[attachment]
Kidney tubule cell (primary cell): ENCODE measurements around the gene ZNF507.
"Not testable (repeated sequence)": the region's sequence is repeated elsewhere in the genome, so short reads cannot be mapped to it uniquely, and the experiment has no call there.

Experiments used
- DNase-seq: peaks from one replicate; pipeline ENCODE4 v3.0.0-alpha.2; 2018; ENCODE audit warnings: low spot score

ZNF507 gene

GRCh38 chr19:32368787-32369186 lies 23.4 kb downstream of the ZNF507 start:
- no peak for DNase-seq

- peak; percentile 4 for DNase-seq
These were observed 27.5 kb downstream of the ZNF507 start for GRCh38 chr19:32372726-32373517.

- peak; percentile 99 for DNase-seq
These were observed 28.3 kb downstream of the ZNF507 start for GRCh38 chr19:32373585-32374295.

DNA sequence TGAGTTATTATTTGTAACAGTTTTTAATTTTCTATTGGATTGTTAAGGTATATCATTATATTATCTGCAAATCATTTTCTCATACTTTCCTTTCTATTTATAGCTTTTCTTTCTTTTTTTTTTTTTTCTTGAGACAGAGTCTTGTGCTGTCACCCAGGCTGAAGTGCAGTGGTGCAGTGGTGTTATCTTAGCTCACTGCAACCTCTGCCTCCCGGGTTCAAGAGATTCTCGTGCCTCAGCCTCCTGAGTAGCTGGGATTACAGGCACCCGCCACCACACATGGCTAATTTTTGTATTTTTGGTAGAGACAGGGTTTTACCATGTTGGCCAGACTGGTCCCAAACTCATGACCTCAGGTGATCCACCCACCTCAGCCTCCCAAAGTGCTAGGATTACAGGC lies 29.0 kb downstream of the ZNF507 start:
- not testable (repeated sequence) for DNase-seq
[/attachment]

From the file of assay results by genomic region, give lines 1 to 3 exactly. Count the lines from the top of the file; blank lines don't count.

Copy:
Kidney tubule cell (primary cell): ENCODE measurements around the gene ZNF507.
"Not testable (repeated sequence)": the region's sequence is repeated elsewhere in the genome, so short reads cannot be mapped to it uniquely, and the experiment has no call there.

Experiments used